40 dead in Bangladeshs worstever dengue outbreak

first_imgDhaka: At least 40 people have died in Bangladesh’s worst-ever outbreak of dengue, officials said Tuesday, as overburdened hospitals struggled to treat thousands of patients. Outbreaks of the mosquito-borne viral infection, which causes flu-like symptoms but can be deadly if it develops into a haemorrhagic fever, usually occur in the South Asian nation during the monsoon season between June and September — but this year the disease has reached epidemic proportions. Also Read – Saudi Crown Prince ‘snubbed’ Pak PM, recalled jet from US More than 44,000 people have been admitted to hospitals with the illness since January, including some 2,100 on Monday alone, said health ministry official Ayesha Akhter. “We have confirmed 40 dengue-related casualties so far to Monday,” she told AFP. Local media put the number much higher, reporting that the death toll passed 100 last week. The week-long holiday marking the Muslim festival of Eid-al-Adha has seen hundreds of thousands of people leaving Bangladeshi cities to return to their family homes in the countryside, raising concerns that the disease will spread further. Also Read – Record number of 35 candidates in fray for SL Presidential polls The country’s health minister said the outbreak was “gradually reducing” while inaugurating an emergency dengue ward at a public hospital in Dhaka this week. For the first time on record, holidays for all public health workers have been cancelled to help respond to the crisis, said health ministry director general Abul Kalam Azad. “It is getting very tough to cope up with the amount of work pressure,” one medical officer told AFP.last_img read more

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Albertas status of women minister joins Twitter debate over womens marches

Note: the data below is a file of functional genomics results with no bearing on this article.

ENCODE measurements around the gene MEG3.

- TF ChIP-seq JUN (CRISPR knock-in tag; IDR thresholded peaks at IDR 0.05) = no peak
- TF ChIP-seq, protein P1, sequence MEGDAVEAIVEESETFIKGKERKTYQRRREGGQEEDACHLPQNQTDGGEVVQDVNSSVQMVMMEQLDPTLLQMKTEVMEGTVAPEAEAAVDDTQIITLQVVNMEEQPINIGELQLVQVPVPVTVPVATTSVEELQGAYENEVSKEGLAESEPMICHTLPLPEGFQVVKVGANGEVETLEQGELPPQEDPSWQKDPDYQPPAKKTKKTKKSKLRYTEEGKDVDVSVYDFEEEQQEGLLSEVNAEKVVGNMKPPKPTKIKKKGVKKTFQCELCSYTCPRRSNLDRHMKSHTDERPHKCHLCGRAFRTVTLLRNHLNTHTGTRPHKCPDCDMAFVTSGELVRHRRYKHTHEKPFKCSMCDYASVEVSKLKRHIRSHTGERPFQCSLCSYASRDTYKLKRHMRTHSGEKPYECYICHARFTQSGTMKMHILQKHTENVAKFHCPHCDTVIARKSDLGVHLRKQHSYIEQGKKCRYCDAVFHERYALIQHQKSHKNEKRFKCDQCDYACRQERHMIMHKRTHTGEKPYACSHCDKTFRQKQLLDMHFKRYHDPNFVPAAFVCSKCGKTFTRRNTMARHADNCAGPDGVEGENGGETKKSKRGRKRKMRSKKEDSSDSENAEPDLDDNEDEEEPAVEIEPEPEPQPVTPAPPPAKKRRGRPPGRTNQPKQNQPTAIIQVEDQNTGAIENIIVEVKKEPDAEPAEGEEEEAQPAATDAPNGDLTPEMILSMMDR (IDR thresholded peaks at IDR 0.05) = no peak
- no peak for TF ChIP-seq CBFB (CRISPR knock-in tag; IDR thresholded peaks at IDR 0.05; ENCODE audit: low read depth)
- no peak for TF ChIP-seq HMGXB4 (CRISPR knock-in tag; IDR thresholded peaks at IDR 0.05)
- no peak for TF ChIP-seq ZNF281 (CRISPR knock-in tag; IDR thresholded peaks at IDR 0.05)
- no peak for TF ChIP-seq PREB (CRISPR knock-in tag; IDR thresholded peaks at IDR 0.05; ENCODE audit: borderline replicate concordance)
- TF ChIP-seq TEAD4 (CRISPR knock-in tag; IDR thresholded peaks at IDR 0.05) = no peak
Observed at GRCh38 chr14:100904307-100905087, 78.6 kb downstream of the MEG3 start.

first_imgEDMONTON – A minister in Alberta’s NDP government has chastised a tweet by the Opposition’s communications chair that slammed women’s marches held over the weekend.Status of Women Minister Stephanie McLean was responding to a Twitter post on Saturday from Sonia Kont of the United Conservative Party, who stated that “ideological marches like the one in Washington” do not empower women.Kont added that the last time she checked everyone had the same rights in society, and the march lacked clarity and purpose.McLean responded that the UCP “ridiculed the strength of women marching together in solidarity and using their voices fighting for equality.”Dozens of marches were held in communities across Canada on Saturday, a year after women’s marches that sprang up around the globe in the wake of Donald Trump’s inauguration as U.S. president.The event drew a large crowd at the provincial legislature in Edmonton, and an even larger one in Calgary.“What rights have women lost in the United States or Canada? It’s a shame these marches don’t say a word about the horrific conditions women face in the Middle East,” Kont tweeted in response to criticism of her initial posts.“Did this march also voice support for Iranian women or the Kurdish female heroes fighting ISIS? How about the Saudi Arabian women? They deserve rights and freedom too.”McLean, meanwhile, noted that women face a pay gap with men, are responsible for more childcare, make up only a fraction of corporate boards, and face other issues such as domestic violence.A number of people supported McLean on Twitter, including one who linked to a tweet by former prime minister Kim Campbell.“What I love about these marches are that they are everywhere,” Canada’s first and only female prime minister said. “And there are LOTS of great MEN smiling and marching with the women!”But there was also support for Kont, including a tweet from fellow UCP member Bettina Pierre-Gilles, who is listed on the party’s website as a member of its policy committee.“I couldn’t agree more with you Sonia. I’m a proud advocate for women and working our way to the top,” her tweet states.“These marches indeed only sends a message that only the loudest few can be heard, while nothing is advocated on policies.”UCP Leader Jason Kenney added his own voice to the discussion on Sunday evening.“Proud that the United Conservatives have so many strong, outspoken women as members. Our party doesn’t force conformity. Members are free to hold differing views,” Kenney tweeted.Canadian organizers said Saturday that 38 communities were hosting marches, rallies and other events.Police in Calgary tweeted their own support for the event in that city, along with a picture of a uniformed officer with marchers.“We were honoured to not only ensure the (march) was safe for all participants, but also to show our support by taking part,” the tweet from the Calgary Police stated.last_img read more

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